Kurdish in Edinburgh

Vegetarians beware: Although the featured restaurant has plenty of veggie options, this review unapologetically delights in meat from assorted animals.

Hanam’s in Edinburgh, Scotland: A restaurant review

In a tourist town, most prominent restaurants can’t help but be pretty great. Our recent trip to Scotland is a testament to this trend. We were able to sample the high-quality wares of several Scottish, British, Italian, Chinese, and Middle Eastern establishments from Edinburgh and Glasgow through central Scotland, up the Great Glen, and into Inverness. We even managed to find the occasional suburban jewel.

Hanam’s is a Kurdish and Middle Eastern restaurant in Old Town Edinburgh, a short tumble down the hill from the castle. In keeping with the idea that Edinburgh and Glasgow may be more cosmopolitan than particularly Scottish in population, several of our servers at various ethnic restaurants were transplants from Greece or other countries in the European Union. Our server at Hanam’s was from Romania or Bulgaria, if I recall correctly.

After visiting Edinburgh Castle and the Real Mary King’s Close, among other Old Town attractions, we followed our fledgling fancy for Turkish and Middle Eastern victuals back up that steep hill. Incidentally, walking in Edinburgh is, largely, hill walking. My husband’s mouth watered just knowing there was a Turkish restaurant in town, so what was one more climb after a long day of sightseeing and fetching our rental car for excursions northward, which would start early the next morning?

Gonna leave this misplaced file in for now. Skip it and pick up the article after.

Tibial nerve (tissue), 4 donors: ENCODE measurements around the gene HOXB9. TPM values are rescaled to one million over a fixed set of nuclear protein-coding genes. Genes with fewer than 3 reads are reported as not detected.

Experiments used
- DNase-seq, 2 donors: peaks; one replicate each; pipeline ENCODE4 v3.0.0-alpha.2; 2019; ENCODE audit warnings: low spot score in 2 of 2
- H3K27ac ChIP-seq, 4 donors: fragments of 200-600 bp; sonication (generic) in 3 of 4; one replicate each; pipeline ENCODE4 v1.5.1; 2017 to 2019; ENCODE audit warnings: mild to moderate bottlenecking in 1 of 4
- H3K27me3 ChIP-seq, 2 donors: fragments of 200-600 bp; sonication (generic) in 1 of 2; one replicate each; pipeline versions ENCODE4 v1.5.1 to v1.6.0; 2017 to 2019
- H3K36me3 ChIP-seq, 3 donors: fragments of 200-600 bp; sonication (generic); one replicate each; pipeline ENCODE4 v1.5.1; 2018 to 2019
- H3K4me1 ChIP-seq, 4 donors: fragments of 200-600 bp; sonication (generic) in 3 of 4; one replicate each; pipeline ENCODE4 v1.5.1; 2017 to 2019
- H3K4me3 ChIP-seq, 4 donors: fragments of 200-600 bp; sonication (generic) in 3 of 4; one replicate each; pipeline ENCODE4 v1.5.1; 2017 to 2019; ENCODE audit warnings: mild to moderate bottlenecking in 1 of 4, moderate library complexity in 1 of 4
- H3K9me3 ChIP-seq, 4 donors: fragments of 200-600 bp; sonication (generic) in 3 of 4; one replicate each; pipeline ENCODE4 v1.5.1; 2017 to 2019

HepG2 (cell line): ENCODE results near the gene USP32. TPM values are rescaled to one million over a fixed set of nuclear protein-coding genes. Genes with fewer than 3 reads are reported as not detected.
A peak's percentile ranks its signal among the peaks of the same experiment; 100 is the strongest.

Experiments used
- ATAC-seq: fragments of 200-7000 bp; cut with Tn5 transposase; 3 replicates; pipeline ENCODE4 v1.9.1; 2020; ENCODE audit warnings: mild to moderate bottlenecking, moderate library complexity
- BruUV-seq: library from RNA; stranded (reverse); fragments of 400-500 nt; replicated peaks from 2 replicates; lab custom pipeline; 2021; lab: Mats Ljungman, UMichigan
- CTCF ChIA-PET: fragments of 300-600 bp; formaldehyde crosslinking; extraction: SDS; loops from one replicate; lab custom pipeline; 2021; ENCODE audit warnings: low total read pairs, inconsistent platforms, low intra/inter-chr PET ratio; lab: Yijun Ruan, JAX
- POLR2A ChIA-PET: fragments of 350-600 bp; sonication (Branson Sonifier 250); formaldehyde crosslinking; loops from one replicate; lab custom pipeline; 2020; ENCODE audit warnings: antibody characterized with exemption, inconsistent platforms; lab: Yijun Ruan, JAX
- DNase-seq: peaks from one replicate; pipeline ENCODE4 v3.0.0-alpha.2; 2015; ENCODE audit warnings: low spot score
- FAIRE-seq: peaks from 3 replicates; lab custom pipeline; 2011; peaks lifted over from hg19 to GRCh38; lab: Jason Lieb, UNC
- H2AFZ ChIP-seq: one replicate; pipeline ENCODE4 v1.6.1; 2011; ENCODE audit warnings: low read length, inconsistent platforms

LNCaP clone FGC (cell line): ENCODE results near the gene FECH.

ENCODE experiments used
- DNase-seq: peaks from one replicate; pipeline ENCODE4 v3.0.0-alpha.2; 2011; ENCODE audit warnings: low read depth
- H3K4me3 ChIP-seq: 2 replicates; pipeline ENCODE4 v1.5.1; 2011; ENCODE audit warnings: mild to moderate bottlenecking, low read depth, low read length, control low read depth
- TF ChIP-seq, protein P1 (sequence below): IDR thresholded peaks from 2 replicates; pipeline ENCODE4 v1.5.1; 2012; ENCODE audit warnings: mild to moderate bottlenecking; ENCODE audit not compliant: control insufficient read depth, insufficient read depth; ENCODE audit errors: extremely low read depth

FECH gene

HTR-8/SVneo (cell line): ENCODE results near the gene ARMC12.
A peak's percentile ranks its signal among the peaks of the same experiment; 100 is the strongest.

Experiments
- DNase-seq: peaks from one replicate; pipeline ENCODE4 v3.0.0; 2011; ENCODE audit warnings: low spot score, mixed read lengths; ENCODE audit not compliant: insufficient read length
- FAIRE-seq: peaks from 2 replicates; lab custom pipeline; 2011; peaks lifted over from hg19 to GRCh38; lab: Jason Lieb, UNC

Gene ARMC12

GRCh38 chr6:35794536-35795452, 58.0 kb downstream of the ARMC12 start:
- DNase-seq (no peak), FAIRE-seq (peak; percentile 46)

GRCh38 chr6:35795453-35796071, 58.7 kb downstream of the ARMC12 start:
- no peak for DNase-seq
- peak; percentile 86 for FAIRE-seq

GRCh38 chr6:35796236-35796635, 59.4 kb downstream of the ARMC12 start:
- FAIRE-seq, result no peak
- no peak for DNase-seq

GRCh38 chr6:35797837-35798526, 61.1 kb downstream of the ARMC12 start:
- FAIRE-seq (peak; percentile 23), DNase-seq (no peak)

During several business trips in years past he got to know Turkish culture and cuisine, nurturing what would become a deep, abiding affection for both. Unfortunately, the way things are going in Turkey, they’re unlikely to earn membership in the EU any time soon. The restrictive state of things there after the recent unrest and attempted coup saddens us, but I digress. It doesn’t stop us from celebrating the best of their gastronomy.